What If Cinderella Spent Her Life Overworked After One Glorious Night?

I’m still here, still me, still Aunty Feminist, except instead of taking a question from you this time, I’m just going to tell you a tale. I call this a Bedtime Story For Feminist Boys and Girls, and if you like it, I’ll tell you more, but I’m going to begin by going back to real bedtime stories, which I’m sure you’ve all heard.

Once upon a time, there was a princess, and then something dreadful happened to her. She was locked in a tower, or given a poisoned apple or forced to live with a beast or pricked her finger on a spindle which put her to sleep for many years. And in all these stories, her salvation is the prince, the prince who chases after the mystery lady, looking for the foot that fits the shoe. Or the prince who kisses the sleeping beauty so that her spell is broken and she wakes up.

But what if there was no prince? What if Rapunzel grew out her hair, and then dangled it out of the window waiting for someone who never came? What if Cinderella had that one glorious night at the ball and spent the rest of her life dreaming about it, growing sad and old with overwork? What if Snow White died of starvation, a wedge of poisoned apple lodged in her throat?

These are the first stories we’re told, Disney celebrates them—most recently, the lovely young bookish woman who dreams of travel and a better life realises that her true adventure lies not two miles away from her village where she lives with a handsome Beast-turned-man. Belle’s role is to educate, when Emma Watson (who played Belle in the live-action movie) was asked in an interview what she thought would happen next, she said she thought Belle would open the library to everyone in the village and perhaps open a little school. There’s nothing wrong with being an educator, but all too often, it is the role that our princesses get.

Either that or they’re perfect trophy wives for their princes. After a life of yearning and waiting, can you imagine Sleeping Beauty awake and on the throne? Perhaps she’s drumming her fingers on the armrest wondering, “So what happens next?” Nothing. Nothing happens next in a happy ending, according to the fairy tales, it ends with “so they lived happily ever after.” Your adventures are over, you hang up your dancing shoes, you say goodbye to whimsy. Do you think Snow White’s dwarves moved in with her? Do you think Ariel ever missed being as free as the sea, going where the waves took her?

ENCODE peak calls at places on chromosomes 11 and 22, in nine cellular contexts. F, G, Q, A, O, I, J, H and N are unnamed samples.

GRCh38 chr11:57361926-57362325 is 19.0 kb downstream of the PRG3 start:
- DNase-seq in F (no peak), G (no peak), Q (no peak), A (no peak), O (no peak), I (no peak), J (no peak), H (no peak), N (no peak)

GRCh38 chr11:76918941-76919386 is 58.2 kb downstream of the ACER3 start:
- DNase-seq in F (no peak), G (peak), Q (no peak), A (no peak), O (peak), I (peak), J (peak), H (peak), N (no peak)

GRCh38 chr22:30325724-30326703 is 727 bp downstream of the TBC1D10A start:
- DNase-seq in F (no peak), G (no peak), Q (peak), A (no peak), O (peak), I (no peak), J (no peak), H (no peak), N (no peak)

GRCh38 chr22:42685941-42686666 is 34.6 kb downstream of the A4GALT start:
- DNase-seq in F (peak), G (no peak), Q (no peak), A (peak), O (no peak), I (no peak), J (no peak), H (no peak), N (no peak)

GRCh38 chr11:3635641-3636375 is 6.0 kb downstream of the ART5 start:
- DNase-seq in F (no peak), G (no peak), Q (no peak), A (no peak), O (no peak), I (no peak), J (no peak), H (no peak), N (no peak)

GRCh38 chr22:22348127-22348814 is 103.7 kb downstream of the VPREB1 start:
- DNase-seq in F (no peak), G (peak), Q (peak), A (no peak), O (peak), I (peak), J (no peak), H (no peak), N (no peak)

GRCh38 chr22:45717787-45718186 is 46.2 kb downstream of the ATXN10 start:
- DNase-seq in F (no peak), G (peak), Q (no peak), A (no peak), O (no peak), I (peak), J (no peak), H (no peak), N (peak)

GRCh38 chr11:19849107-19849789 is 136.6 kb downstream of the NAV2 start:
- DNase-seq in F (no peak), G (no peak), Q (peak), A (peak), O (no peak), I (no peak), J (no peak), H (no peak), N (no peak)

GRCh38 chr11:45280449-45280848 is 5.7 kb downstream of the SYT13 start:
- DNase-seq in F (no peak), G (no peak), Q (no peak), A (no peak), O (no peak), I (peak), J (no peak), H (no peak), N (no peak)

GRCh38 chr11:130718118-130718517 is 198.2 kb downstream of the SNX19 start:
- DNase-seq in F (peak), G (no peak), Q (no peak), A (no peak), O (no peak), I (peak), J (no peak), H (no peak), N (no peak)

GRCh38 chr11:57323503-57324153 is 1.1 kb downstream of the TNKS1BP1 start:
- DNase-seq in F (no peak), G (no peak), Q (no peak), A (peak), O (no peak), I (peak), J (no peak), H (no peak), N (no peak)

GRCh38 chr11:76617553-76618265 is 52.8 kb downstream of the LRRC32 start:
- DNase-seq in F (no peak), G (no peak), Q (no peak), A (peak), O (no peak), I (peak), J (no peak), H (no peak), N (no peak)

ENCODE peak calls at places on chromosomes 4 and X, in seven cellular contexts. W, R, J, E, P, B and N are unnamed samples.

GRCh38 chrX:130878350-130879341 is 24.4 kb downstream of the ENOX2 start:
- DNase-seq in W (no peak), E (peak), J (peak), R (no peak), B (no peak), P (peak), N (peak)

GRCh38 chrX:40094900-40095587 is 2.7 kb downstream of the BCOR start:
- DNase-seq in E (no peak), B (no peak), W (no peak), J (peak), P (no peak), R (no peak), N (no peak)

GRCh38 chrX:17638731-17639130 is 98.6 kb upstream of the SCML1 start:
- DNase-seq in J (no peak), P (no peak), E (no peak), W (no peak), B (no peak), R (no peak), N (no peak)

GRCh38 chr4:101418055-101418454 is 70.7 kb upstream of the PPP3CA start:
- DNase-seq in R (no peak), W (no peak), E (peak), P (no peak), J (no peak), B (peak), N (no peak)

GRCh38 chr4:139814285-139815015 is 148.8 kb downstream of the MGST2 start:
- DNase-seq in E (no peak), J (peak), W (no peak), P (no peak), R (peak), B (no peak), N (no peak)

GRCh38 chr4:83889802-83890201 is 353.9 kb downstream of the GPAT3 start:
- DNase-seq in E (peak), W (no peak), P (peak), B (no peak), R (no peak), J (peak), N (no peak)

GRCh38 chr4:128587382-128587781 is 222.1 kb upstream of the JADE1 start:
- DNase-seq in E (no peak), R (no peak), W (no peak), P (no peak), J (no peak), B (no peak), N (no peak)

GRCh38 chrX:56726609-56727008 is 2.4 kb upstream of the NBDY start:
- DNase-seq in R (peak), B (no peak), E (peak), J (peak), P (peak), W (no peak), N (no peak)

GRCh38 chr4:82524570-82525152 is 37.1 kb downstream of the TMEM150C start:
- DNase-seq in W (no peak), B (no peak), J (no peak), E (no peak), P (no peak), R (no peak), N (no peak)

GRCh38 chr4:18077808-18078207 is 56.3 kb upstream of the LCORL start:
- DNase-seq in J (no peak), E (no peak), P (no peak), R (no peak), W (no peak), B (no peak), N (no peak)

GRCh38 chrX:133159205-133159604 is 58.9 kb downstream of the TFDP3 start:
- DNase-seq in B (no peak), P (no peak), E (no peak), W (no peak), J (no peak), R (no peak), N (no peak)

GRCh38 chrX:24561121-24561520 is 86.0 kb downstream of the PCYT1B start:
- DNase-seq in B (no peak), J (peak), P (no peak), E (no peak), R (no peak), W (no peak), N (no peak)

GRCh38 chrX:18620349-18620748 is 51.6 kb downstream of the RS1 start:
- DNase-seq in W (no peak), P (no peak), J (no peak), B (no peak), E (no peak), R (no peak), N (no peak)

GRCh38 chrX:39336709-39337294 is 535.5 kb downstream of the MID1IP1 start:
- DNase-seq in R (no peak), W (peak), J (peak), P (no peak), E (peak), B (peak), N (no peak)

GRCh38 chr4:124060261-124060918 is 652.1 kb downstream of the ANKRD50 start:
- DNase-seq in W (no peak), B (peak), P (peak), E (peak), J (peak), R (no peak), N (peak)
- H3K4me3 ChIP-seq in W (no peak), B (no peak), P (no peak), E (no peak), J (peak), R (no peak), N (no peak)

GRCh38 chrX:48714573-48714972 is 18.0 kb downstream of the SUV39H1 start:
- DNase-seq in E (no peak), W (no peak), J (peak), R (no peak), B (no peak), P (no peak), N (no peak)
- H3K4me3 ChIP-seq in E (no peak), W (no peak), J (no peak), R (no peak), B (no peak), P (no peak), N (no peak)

Why are our first stories, our most important stories all about marriage and waiting and happy endings? At one level, I can understand: happy endings give you hope, but on another, I would like for children to hear, “When Rapunzel realised no one was coming to rescue her, she used her hair as a weapon, overpowered the witch and escaped from the castle.”

Romantic movies pander to this myth as well—no matter how well it’s established that the couple is not right for each other, all it takes is one impassioned through-the-airport dash, one speech, or in the case of Bollywood, one song, and the heroine melts along with all their problems. In Bollywood, the hero is the one who gets to be interesting, the heroine exists as a foil for him, and in many ways is offered up as salvation. He’s a good enough man in the end to get the girl, we’re told, and so his arc is complete.

Ladies and gentlemen, I propose we tell stories differently. We can still begin with once upon a time, but let’s change that damsel in distress to someone who doesn’t need saving. Let’s stop putting all the burden for change on the prince. Let’s tell—and live—stories where our heroes coexist, each of them with flaws, and both of them get to have adventures.

That’s what I call a happy ever after.

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